I am about to install a 50-gallon Rheem heat pump water heater in our garage at our house near Pasadena, CA. (after this installation, our home will be all-electric. yay!)
I watched Bruce Manclark's and Wade Cohn's excellent how-to installation video and noticed the EPS insulation pad. They seem like a good idea. It sounds like they're required by code in WA (and presumably readily available there), but are not easily acquired online or in-person in our area. So here's the question: would it be okay to use 1" polyiso rigid foam (which we have a LOT of scraps of) as an insulation base instead of the EPS? Is there anything special about this EPS?
The garage is concrete slab on grade. It looks like the highest compressive strength version of EPS is about 25 pounds per square inch (PSI)? According to the manufacturer of my polyiso, its rated compressive strength is 20 psi.
The area of the base of the water heater is about 388 square inches. The empty weight of the water heater is 178 lbs. Fifty gallons of water weighs about 417 lbs. So the full water heater should be something like 595 lbs? Divided by the area of the base (assuming the load is distributed uniformly) gives a load of about 1.5 psi? And polyiso's rated for 20 psi, so -- we're good to go?
Does this sound reasonable? Anything I'm not considering? This will be my first water heater installation. Thanks for your help.
1st for anyone wondering - do not do this for gas
Sure if you put a drip pan underneath the water heater - so concrete, foam, drip pan, water heater
Are you sure you can lose that inch or two of height though - most of those units are freaking tall already & cause issues just because of that. You may also not get as much benefit from the unit as you may think do to temp cutouts - I will have to pull your temperature numbers but for places like Phoenix the bulk of the time during summer they are on regular heat, not heat pump
Thank you, Sean.
Technically EPS is "structural". PolyIsoCyanurate is more compressible. It also doesn't do well with shear, tension, hence the foil face. There is also a famous story about the failure of the Green Roof on the Ford Factory that substituted PolyIso for EPS. Polyiso is less resilient. An increase of compression force deforms PolyIso, then the same compression force deforms it again. The EPS will deform and then if the same compression force is applied again, the EPS only deforms to the same point it did last time.
If I was going to put something under it, I would use EPS. If you want a higher r-value, use more EPS. I would probably just put some feet under it, like 2 by 4 sleepers.
Thank you, Mick. Very helpful. Definitely leaning towards EPS or XPS at this point.
Thanks for explaining why EPS works better for this
Personally I would NOT use polyiso in this case. I've seen it age ungracefully in garages and you have weight ontop of it. I'd stick with something like an Dow XPS Formula 250 - which I believe has a 250 #/square foot. I've stacked concrete bags on them over the years and hadn't seen any compression problems on the XPS. Also put a 1/2" plywood above the foam and then the water capture tray ontop of that ... the plywood helps spred the weight evenly across the XPS.. even if there are dimples in the bottom of the hotwater heater (dimples for feet). The XPS may compress to match floor over time.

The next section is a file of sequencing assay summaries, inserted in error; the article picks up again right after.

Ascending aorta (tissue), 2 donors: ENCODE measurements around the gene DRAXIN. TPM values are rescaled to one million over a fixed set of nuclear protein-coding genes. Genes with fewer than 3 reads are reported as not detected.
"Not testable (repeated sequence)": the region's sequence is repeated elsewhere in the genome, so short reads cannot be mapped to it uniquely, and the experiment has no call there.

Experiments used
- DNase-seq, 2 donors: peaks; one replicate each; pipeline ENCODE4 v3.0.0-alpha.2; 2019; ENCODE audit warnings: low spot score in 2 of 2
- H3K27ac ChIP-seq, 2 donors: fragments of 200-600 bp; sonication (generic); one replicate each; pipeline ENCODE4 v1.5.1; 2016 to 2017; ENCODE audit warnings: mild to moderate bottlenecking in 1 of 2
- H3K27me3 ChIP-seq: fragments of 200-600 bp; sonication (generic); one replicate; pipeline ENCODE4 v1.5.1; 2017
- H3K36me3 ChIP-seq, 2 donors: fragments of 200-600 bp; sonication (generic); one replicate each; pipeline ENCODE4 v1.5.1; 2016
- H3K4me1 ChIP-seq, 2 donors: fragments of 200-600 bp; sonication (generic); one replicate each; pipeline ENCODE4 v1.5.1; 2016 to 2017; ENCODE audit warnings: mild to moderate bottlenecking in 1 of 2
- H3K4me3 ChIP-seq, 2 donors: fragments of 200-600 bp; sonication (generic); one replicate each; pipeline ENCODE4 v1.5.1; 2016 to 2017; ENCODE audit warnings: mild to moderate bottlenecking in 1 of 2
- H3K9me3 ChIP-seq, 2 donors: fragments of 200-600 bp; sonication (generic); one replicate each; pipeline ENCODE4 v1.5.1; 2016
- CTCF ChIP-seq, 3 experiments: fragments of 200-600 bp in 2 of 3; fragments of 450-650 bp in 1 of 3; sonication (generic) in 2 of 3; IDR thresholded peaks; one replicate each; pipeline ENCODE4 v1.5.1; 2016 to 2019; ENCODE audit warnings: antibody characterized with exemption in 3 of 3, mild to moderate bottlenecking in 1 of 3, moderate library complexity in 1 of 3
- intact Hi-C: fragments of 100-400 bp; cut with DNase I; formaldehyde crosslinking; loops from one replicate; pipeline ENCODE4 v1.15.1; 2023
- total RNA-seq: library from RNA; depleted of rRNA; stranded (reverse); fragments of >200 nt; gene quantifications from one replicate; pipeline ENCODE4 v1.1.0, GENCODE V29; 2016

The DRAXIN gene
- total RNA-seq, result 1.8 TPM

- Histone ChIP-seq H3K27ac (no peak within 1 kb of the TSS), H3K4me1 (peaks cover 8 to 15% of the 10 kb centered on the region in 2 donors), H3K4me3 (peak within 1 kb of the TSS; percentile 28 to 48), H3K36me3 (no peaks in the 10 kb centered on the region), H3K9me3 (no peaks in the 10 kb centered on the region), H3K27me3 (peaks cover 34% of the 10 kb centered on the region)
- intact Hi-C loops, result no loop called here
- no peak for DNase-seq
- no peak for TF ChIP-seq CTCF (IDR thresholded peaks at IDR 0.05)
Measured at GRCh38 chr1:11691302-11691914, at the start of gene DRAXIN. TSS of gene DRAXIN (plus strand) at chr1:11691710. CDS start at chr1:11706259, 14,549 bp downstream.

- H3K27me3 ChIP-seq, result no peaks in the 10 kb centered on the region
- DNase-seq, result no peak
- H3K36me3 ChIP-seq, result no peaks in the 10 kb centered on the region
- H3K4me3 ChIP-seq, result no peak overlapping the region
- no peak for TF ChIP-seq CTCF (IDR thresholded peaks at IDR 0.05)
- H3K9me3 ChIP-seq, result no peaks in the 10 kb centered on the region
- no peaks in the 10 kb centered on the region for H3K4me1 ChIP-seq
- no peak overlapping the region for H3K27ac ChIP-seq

Thank you, Dennis. I can benefit from your experience. I was considering the plywood to evenly distribute, glad to hear experienced others have had the same impulse.
I've used the same approach when replacing furnaces and HVAC equipment. Seems crazy to set duct work onto concrete floors, or set an updraft furnace on a concrete floor with the return vent ducting set on the concrete floor feeding into the side of furnace. I'm in Washington State and that concrete floor can easily set at 55-65 degrees...
Not all insulation is the same. For example,
Dow's Super Tuf-R polyiso has a compression strength of 25 psi (3,600 lbs per sq.ft.) and a permeance of <0.03 perm, but IKO's Enerair has a compression strength of 20 psi (2,880 lbs per sq.ft.) and a permeance of >1 perm.
Dow's Styrofaom XPS has a compression strength of 30 psi and a permeance of 1.5 perms
Owen's Corning Foamular 150 XPS has a compression strength of 15 psi and a permeance of 1.5 perm
and their Foamular 250 XPS has a compression strength of 25 psi and a permeance of 1.5 perm.
We use Super Tuf-R on roofs, which is an approved application. Personally, I would use a scrap of Tuf-R if that is what I had a scrap of, but maybe with a thin piece of plywood on top to protect from physical damage.
Probably would be fine as you propose (plywood layer over any foam) but I would suggest you check with your local code office to make sure you use foam / assembly that meets life-safety (fire) code. Not all foams meet this essential safety requirement.